Due to the difficulties of researching a species the lives underground, not much is yet known about their natural behaviour. But through observing a group of the fish maintained in an aquarium, Rajeev and his team have noted displays of territorial aggression not seen in other snakeheads. The fish are also unselective about what they eat: “It eats aggressively. We first started with live feed, e.g. bloodworms, earthworms, live shrimp, and they even take live fish: whatever we’ve tried to feed them, it chomps everything up”.

Potential threats to the family:

Kerala is blessed with an abundance of bizarre subterranean fish, with ten species that are not found anywhere else in the world.

But they face multiple anthropogenic threats.

Due to the majority of these species living in areas of human habitation, there is a high likelihood that the paddy fields and land under which the fish live will be developed, leading to habitat loss.

The fish’s novel appearance means most locals do not recognise them and fear they may be poisonous and harmful to the water that they drink. There is thus a tendency for the locals to kill them.

A third pressure is that of invasive species. According to Rajeev: “People introduce invasive species like the African catfish into the wells. It serves no purpose and we don’t yet know how it can harm these very unique fish.

“There is a range of threats we need to address, so I think we need to have a very organised, systematic education programme aimed at the regions where these subterranean species are found, making people aware of the importance and uniqueness of these organisms and the endemic wealth of these communities”.

Image © Ralph Britz

What would be the best way to educate the locals?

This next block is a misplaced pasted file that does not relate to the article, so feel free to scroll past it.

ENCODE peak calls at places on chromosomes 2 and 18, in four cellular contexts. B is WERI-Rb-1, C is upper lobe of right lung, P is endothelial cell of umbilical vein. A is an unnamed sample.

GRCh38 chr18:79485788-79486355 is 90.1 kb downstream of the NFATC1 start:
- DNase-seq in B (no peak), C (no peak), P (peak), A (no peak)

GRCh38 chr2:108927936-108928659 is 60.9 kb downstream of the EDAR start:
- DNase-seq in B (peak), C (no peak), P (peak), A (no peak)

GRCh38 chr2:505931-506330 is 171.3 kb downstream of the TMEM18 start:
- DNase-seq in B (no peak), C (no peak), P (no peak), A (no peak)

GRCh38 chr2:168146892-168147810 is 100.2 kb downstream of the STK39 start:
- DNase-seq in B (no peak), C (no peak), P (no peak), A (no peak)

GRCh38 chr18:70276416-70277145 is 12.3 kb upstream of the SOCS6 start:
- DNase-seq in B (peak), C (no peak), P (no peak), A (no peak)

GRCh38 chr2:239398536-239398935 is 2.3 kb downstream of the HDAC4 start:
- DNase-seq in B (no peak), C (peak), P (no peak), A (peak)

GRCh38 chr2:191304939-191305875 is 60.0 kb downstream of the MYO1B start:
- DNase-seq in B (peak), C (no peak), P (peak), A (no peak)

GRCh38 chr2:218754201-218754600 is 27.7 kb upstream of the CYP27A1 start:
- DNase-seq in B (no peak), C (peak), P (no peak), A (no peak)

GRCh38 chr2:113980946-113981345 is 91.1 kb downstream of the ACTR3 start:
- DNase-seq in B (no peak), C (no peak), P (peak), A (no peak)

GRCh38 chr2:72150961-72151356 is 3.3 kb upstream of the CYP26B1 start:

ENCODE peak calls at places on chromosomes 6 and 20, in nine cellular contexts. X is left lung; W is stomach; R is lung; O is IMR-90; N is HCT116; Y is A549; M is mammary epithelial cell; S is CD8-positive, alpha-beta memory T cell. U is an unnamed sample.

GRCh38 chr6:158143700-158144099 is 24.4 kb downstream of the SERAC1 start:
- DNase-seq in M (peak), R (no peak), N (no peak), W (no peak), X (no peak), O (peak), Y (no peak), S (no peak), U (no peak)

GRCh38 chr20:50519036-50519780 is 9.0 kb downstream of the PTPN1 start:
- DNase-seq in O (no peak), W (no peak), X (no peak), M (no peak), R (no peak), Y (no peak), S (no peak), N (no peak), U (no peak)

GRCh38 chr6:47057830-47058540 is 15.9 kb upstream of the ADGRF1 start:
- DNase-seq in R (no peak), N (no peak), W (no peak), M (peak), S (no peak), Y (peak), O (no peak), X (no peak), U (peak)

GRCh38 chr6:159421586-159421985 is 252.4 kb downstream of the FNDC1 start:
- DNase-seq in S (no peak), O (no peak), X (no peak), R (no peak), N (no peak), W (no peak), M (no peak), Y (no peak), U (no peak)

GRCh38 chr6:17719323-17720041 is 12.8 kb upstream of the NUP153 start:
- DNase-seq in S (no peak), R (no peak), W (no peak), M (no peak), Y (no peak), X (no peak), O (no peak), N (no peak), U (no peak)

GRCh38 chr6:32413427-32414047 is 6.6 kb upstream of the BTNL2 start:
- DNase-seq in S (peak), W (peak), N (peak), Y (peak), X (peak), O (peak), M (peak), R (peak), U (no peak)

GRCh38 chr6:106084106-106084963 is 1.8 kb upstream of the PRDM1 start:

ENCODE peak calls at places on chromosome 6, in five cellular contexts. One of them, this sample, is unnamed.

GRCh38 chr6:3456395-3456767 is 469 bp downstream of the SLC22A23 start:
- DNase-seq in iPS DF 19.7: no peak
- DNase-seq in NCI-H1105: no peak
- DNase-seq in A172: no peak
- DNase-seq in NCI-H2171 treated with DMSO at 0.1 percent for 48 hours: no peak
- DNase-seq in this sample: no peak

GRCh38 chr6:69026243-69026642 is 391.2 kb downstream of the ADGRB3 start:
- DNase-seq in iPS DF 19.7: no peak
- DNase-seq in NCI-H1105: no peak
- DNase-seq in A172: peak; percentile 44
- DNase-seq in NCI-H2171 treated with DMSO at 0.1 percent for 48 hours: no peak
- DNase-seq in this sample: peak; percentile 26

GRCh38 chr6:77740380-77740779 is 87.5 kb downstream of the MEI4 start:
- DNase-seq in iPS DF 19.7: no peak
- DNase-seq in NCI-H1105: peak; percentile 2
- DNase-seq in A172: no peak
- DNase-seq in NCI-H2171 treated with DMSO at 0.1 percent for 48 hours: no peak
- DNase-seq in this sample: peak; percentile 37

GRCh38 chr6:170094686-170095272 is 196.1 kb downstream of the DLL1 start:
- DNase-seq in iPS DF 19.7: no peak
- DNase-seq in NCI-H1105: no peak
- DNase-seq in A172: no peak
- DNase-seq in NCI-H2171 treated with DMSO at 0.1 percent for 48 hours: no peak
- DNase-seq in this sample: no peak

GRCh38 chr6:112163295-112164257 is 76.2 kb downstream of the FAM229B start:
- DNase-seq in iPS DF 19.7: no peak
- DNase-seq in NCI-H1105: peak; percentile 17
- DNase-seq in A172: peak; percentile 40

Rajeev says it is by: “Mapping the areas where the fish are likely to be found, and then working with local governments at the village level and working through educational material to show them the kinds of fish which may come to their notice, and asking them to save those fish for scientific study, and for future generations, instead of killing them”.

And the conversation between scientists and locals works both ways: “All of these discoveries are made as a result of seeing photographs circulated on social media. Before the scientists come into contact with them, it is the local people who come into contact with them, so citizen science I think is key to the long-term research and conservation of these unique organisms. People are the key not only for conserving them but also for bringing these unique organisms to the attention of scientists”.

Finally, what comes next for the Aenigmachannidae?

Rajeev and the team aim to learn more about their ecology and biology. They will use small tags to learn more about where the creatures live, what organisms they feed on, and how they behave. They are also trying for an ex-situ captive breeding programme, so watch this space!